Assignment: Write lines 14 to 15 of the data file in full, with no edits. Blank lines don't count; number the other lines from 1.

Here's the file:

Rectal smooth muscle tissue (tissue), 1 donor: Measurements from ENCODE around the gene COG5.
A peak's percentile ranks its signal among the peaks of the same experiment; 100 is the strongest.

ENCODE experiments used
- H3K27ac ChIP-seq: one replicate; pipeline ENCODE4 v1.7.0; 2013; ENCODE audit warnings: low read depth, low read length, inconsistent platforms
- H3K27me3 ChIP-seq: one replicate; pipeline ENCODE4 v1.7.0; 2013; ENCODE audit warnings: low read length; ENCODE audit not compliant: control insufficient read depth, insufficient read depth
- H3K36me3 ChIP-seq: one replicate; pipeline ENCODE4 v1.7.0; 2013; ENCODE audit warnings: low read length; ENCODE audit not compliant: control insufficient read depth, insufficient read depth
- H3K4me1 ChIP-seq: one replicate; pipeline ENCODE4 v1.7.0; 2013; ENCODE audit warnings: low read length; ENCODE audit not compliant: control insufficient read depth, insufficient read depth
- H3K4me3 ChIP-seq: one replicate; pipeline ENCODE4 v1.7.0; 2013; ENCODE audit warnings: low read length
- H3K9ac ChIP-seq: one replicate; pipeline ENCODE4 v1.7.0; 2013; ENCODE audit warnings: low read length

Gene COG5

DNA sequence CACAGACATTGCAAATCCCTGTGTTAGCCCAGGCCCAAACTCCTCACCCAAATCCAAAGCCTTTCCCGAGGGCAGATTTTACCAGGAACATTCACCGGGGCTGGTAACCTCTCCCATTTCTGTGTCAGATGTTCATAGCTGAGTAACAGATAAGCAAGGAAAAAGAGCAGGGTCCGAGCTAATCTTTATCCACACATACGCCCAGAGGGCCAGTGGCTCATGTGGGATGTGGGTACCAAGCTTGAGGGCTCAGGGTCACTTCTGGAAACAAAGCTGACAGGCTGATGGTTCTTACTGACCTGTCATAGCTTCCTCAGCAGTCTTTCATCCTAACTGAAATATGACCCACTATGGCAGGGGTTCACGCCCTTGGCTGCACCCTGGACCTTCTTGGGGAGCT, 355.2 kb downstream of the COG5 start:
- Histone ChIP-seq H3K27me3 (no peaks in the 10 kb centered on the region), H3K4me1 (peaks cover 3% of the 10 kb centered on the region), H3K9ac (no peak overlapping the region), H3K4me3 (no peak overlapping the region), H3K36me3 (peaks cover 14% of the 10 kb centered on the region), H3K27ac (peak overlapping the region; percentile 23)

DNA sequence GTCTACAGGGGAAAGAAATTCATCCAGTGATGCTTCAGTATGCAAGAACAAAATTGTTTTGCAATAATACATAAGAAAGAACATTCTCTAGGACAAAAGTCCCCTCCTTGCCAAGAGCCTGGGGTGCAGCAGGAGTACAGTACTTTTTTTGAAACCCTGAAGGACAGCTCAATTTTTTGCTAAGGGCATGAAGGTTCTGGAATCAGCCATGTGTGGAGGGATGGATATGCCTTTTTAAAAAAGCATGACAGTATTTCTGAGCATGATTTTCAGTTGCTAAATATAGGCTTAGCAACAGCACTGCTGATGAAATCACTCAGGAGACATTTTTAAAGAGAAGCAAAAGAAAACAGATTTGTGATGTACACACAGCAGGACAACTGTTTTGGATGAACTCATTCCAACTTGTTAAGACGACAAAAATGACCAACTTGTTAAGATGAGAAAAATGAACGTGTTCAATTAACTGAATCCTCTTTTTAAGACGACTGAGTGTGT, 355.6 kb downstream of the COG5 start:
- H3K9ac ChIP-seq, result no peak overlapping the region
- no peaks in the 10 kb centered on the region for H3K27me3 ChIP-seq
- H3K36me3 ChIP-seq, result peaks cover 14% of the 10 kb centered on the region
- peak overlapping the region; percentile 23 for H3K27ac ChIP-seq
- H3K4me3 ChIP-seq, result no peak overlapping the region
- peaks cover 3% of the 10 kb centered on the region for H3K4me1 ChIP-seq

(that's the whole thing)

- H3K9ac ChIP-seq, result no peak overlapping the region
- no peaks in the 10 kb centered on the region for H3K27me3 ChIP-seq